Kimono

Kimono

The Art and Evolution of Japanese Fashion

(In association with The Khalili Collections)
  1. Edited by Anna Jackson
  2. With additional texts by Nagasaki Iwao
  • ISBN 9780500518021
  • 30.00 x 24.00 cm
  • Hardback
  • 320pp
  • 400 Illustrations, 350 in colour
  • First published 2015

A lavish survey of the Khalili Collection’s world-renowned holdings of over 200 garments spanning 300 years of Japanese textile artistry

‘A dazzling demonstration … offers fascinating examples of East/West dialogue’ – World of Interiors
'A collection of exceptional essays expertly edited'– The Business of Fashion
‘A joy to behold’– The Lady

The form of the T-shaped, straight-seamed, front-wrapping kimono has changed very little over the centuries, yet the collection reveals an astonishing variety of designs. In Japanese dress it is the surface decoration that is important and indications of gender, age, status, wealth and taste are expressed through the choice of colour and motif.

The kimono presented here convey the remarkable creativity of designers who produced works of art that would enfold the wearer. The enormous range of patterns were executed in a complex combination of techniques, with some garments requiring the expert skills of a number of different artisans.

The Khalili Collection includes formal, semi-formal and informal kimono, underkimono and jackets, worn by women, men and children. Represented are the sophisticated garments of the samurai elite and the affluent merchant classes of the Edo period (1603–1868), the shifting styles and new colour palette of Meiji-period dress (1868–1912) and particularly the bold and dazzling kimono of the Taisho- (1912–26) and early Sho-wa (1926–89) eras, which utilized innovative techniques and drew fresh inspiration from both past traditions and the modern world.

Here, an international team of authors examine the art and evolution of the kimono in the historical context of the seventeenth to the twentieth centuries, under the editorship of Anna Jackson, Keeper of the Asian Department at the Victoria and Albert Museum, London.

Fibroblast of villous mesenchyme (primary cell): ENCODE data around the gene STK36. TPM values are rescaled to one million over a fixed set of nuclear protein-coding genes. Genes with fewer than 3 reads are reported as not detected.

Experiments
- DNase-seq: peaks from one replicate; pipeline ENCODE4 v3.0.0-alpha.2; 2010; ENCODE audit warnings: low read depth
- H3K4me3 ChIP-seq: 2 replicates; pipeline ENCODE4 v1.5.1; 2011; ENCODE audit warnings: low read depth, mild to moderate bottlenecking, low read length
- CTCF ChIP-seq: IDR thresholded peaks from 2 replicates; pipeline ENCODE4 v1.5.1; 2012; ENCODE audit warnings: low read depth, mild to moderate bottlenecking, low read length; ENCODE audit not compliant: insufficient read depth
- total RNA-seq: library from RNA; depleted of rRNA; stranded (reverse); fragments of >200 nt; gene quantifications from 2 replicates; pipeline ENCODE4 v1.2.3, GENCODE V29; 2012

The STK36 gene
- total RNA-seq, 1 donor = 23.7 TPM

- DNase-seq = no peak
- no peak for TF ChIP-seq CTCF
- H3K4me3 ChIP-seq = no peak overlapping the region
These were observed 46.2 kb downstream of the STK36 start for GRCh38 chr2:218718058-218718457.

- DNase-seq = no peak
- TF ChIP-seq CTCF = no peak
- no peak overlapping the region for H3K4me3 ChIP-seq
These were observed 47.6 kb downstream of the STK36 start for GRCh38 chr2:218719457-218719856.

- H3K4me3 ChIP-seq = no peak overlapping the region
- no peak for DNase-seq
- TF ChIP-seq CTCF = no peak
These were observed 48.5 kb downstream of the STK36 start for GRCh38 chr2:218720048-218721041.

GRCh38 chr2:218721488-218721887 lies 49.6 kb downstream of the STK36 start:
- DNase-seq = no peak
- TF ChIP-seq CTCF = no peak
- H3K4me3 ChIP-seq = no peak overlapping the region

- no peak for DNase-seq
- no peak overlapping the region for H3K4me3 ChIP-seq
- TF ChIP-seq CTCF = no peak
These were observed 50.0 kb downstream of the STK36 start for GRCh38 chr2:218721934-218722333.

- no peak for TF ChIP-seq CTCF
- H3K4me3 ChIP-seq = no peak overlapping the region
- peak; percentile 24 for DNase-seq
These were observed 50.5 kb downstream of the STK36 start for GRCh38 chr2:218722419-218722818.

CONTENTS
    Preface – Professor David Khalili
    Introduction – Nagasaki Iwao

I Edo (1603–1868)
Governing, spending and wearing in imperial Japan – Timon Screech
Kimono in the Edo period – Anna Jackson

II Meiji (1868–1912)
The Meiji era: The Ambiguities of Modernization – Christine M. E. Guth
Kimono in the Meiji period – Anna Jackson

III Taisho/Showa (1912–1950)
Delirious Japan: Politics, Culture and Art – Kendall H. Brown
Kimono in the Taisho and Showa periods – Anna Jackson

    Notes, Bibliography, List of kimono, Author biographies, Acknowledgments


Anna Jackson (editor) is Keeper of the Asian Department at the Victoria and Albert Museum, London. She has published widely on many aspects of Japanese textiles and dress, and on the cultural relationship between Asia and the West.

Contributors:
Kendall H. Brown, Professor of Asian Art History, School of Art, California State University, Long Beach
Christine M. E. Guth, Senior Tutor, Royal College of Art, London
Nagasaki Iwao, Professor of Apparel Science, Kyoritsu Women’s University, Tokyo
Timon Screech, Professor of the History of Art, School of Oriental and African Studies, University of London
Nasser D. Khalili has formed one of the world’s most outstanding private collections of traditional Japanese kimono. The Khalili Collections also include Japanese arts of the Meiji period (1868–1912), the arts of the Islamic world (700–2000), Swedish textiles (1700–1900), Spanish damascened metalwork (1850–1900), enamels of the world (1700–2000), Aramaic and Bactrian documents (400 BC–AD 700) and Hajj and the arts of pilgrimage (700–2000). Together, the eight collections comprise some 25,000 works and are fully catalogued in an ongoing series of over 88 volumes, of which over 70 have already been published. Current list of published titles